Caltrain fatality identified as Gunn High junior William Dickens, 16 Schools & Kids, posted by Editor, The Almanac Online, on Oct 21, 2009 at 11:15 am
The Gunn High School student who died on the Caltrain tracks Monday night has been identified as William Dickens, 16, a junior at the school. He had been a member of the water polo team since his freshman year, but reportedly quit the team in early October.
Read the full story here Web Link posted Tuesday, October 20, 2009, 6:50 PM
Posted by A dad, a resident of another community, on Oct 21, 2009 at 11:15 am
Thank you for a straightforward, calm news story about this young man's death, without the handwringing larger media outlets experience when youth suicide is involved. The Caltrain suicides are a searing local issue that deserves clear, balanced reporting -- especially in this electronic-media age in which cloaking someone's identity (as if suicide was somehow shameful) fails anyway. If anything has contributed to "romanticizing" these suicides, it's not factual reporting -- it's the concerted attempt to sweep them under a cloak of secrecy, making it all a "forbidden" topic. Let the schools, the police, and the community confront this issue, and perhaps it can be cleared up.
Posted by A mother of three, a resident of the Menlo Park: University Heights neighborhood, on Oct 21, 2009 at 12:15 pm
I'm worried that our "high-pressure" community has somehow contributed to these teen suicides: we value education almost too much, we value success at any cost, we don't seem to be able to help our children deal with setbacks.
Making mistakes and not being perfect is simply a part of life. Let's not make our kids feel bad if they fail at something (sports, academics, college acceptance, etc.)
Posted by Scholar, a resident of the Menlo Park: Sharon Heights neighborhood, on Oct 21, 2009 at 12:30 pm
I agree with A mother of three's comment. This area is unhealthy in the way she described, at the family level and in the schools. It is a known problem that I have seen raised before. Individuals have to be courageously non-conformist in this environment for the sake of the children.
Posted by Anonymous, a resident of the Menlo Park: The Willows neighborhood, on Oct 21, 2009 at 2:41 pm
I don't know that we value education too much in our communities. Rather, to put a fine point on it, we value the "signals" of achievement too much. These are placed on a pedestal and in the process, sometimes we lose the ability to simply allow our youth to be youth.
Now, how that may map to the psychological state of our youth is not a simple thing, but I agree wholeheartedly that that relationship needs to be examined closely. Furthermore, there is no better place to start for each of us than with a careful self-reflection on the values and choices we make on a daily basis.
Posted by Parent, a resident of another community, on Oct 22, 2009 at 1:23 pm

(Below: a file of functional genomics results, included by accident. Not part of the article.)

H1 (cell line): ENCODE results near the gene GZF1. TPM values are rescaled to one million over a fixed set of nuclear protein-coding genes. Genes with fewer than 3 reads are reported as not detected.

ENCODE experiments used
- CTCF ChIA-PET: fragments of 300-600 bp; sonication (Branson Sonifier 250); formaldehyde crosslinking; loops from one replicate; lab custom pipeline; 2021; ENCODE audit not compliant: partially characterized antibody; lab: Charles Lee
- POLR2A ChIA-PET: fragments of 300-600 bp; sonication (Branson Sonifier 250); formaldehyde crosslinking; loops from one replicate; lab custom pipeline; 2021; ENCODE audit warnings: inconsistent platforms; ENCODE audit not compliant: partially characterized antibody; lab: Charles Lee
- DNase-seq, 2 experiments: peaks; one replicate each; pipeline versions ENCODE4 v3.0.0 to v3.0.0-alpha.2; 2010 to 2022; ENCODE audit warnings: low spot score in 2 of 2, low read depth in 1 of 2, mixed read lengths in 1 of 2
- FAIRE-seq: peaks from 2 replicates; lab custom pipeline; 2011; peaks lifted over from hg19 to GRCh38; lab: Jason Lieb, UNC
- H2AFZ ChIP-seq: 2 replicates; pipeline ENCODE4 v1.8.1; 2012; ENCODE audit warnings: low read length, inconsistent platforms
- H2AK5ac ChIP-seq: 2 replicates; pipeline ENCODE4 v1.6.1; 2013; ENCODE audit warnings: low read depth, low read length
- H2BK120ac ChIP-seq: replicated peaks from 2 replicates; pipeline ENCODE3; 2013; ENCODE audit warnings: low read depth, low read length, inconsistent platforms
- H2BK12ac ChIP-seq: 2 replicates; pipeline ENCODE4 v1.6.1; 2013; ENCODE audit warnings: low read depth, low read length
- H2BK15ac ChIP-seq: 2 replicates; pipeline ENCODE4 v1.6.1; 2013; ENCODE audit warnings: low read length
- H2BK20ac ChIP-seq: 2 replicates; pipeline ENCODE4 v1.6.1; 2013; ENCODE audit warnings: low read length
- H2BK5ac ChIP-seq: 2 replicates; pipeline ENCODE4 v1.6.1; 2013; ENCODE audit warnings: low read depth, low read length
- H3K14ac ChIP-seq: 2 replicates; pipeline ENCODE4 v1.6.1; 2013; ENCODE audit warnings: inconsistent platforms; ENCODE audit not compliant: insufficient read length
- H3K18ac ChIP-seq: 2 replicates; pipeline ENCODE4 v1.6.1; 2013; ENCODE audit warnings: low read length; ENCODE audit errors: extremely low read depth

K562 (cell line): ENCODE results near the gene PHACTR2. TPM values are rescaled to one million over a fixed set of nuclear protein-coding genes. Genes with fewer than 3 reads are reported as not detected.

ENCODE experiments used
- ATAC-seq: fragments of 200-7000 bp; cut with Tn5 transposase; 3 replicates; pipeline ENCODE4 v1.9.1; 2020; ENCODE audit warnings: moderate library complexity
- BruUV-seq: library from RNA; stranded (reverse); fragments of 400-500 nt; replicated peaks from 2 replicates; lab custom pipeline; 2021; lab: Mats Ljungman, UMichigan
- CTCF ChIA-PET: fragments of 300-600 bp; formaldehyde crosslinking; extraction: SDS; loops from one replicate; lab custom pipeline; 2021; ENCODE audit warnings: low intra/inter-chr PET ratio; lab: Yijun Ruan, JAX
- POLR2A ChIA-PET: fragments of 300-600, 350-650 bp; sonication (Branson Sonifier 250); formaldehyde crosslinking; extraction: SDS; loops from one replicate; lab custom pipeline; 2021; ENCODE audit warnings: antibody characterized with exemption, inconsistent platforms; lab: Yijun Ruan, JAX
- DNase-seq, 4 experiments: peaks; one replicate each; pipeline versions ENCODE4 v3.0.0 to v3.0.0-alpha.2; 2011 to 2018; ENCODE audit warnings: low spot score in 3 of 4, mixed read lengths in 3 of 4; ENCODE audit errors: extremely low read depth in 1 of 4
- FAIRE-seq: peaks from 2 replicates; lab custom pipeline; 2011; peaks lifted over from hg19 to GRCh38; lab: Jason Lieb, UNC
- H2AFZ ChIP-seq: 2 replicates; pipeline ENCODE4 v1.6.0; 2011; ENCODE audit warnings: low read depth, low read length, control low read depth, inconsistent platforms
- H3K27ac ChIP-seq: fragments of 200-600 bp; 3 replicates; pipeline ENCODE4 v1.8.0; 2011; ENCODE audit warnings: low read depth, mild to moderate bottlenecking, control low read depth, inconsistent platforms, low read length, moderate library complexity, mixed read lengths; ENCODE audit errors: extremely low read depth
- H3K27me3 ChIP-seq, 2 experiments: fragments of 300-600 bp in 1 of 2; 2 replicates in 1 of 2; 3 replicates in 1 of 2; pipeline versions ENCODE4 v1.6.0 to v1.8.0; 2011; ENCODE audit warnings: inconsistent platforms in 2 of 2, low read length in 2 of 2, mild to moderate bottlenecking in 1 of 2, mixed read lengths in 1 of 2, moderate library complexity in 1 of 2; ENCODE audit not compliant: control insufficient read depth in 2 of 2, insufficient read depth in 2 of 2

I agree with "mother of three." The pressure we (parents) put on our kids to get into the "right" school so they can have the "right" life is enormous and it starts in preschool. I also agree with Roy that we can't possibly know if this contributed to this particular tragedy and my heart goes out to this young man's family.
Only we (and by "we" I mean the college educated professionals who live on the San Francisco Peninsula) have the power to change ourselves. Embrace our children for who they are. Care more about their happiness than their earning power. And (and this is very important) care just as much about the happiness of other people's children, too.
Posted by Parent of two, a resident of another community, on Oct 22, 2009 at 9:19 pm
I agree that our culture is putting so much pressure on what children are doing to get into the best college, plays sports, get top grades and be the perfect child that we forget about what is in the inside. We need to stop and ask our children how they are doing on the inside and are they happy. Many people assume good grades, being on a team sport and being popular is a sign of success and happiness. Having raised a daughter to college I saw the stress of getting into college and what pressure she endured. In the end they are only kids and let them have some fun. There needs to be a balance, and as parents we need to make sure they achieve that.
Posted by Looking in, a resident of another community, on Oct 23, 2009 at 2:45 pm
I agree with Mother of Three but you also have to look at the way you as parents treat other people. I see too many adults who treat other people with less respect because they see someone working at a not a so-called affluent job and they look down on them. Have you ever thought maybe there is a reason someone is say working at McDonalds or a supper market? It's not because they're not smart it's probably because their parents belittled them or may be society has. Money doesn't make you happy. No one has respect for one another. I laugh at people who just don't get it. Just show respect towards people and stop belittling people just because of their so-called job title or lack there of and you'll see a change. Stop pretending to be better then anyone else because you have more money or a bigger house because you're not.